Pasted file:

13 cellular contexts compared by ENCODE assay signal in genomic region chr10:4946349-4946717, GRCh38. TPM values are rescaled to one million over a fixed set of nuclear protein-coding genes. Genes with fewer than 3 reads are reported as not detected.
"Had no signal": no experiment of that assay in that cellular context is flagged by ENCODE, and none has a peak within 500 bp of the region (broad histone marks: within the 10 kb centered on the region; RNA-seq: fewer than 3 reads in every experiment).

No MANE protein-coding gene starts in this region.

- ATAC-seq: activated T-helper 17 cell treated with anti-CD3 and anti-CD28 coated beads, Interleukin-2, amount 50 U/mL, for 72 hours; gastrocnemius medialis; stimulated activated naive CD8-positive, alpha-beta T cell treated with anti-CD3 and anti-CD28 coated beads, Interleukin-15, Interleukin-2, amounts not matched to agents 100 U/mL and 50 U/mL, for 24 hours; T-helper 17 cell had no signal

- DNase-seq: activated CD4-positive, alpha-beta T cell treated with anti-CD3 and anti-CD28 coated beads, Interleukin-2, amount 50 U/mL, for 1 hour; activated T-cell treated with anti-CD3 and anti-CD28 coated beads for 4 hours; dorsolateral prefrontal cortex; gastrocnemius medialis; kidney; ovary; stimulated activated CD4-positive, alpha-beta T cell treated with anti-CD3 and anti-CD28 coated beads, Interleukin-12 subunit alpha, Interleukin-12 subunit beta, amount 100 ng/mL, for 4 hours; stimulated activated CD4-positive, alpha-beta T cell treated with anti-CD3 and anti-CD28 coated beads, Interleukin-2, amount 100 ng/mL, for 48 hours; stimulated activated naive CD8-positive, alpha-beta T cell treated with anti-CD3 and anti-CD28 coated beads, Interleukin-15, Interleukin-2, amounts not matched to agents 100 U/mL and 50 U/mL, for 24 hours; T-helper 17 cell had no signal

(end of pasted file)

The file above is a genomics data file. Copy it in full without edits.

13 cellular contexts compared by ENCODE assay signal in genomic region chr10:4946349-4946717, GRCh38. TPM values are rescaled to one million over a fixed set of nuclear protein-coding genes. Genes with fewer than 3 reads are reported as not detected.
"Had no signal": no experiment of that assay in that cellular context is flagged by ENCODE, and none has a peak within 500 bp of the region (broad histone marks: within the 10 kb centered on the region; RNA-seq: fewer than 3 reads in every experiment).

No MANE protein-coding gene starts in this region.

- ATAC-seq: activated T-helper 17 cell treated with anti-CD3 and anti-CD28 coated beads, Interleukin-2, amount 50 U/mL, for 72 hours; gastrocnemius medialis; stimulated activated naive CD8-positive, alpha-beta T cell treated with anti-CD3 and anti-CD28 coated beads, Interleukin-15, Interleukin-2, amounts not matched to agents 100 U/mL and 50 U/mL, for 24 hours; T-helper 17 cell had no signal

- DNase-seq: activated CD4-positive, alpha-beta T cell treated with anti-CD3 and anti-CD28 coated beads, Interleukin-2, amount 50 U/mL, for 1 hour; activated T-cell treated with anti-CD3 and anti-CD28 coated beads for 4 hours; dorsolateral prefrontal cortex; gastrocnemius medialis; kidney; ovary; stimulated activated CD4-positive, alpha-beta T cell treated with anti-CD3 and anti-CD28 coated beads, Interleukin-12 subunit alpha, Interleukin-12 subunit beta, amount 100 ng/mL, for 4 hours; stimulated activated CD4-positive, alpha-beta T cell treated with anti-CD3 and anti-CD28 coated beads, Interleukin-2, amount 100 ng/mL, for 48 hours; stimulated activated naive CD8-positive, alpha-beta T cell treated with anti-CD3 and anti-CD28 coated beads, Interleukin-15, Interleukin-2, amounts not matched to agents 100 U/mL and 50 U/mL, for 24 hours; T-helper 17 cell had no signal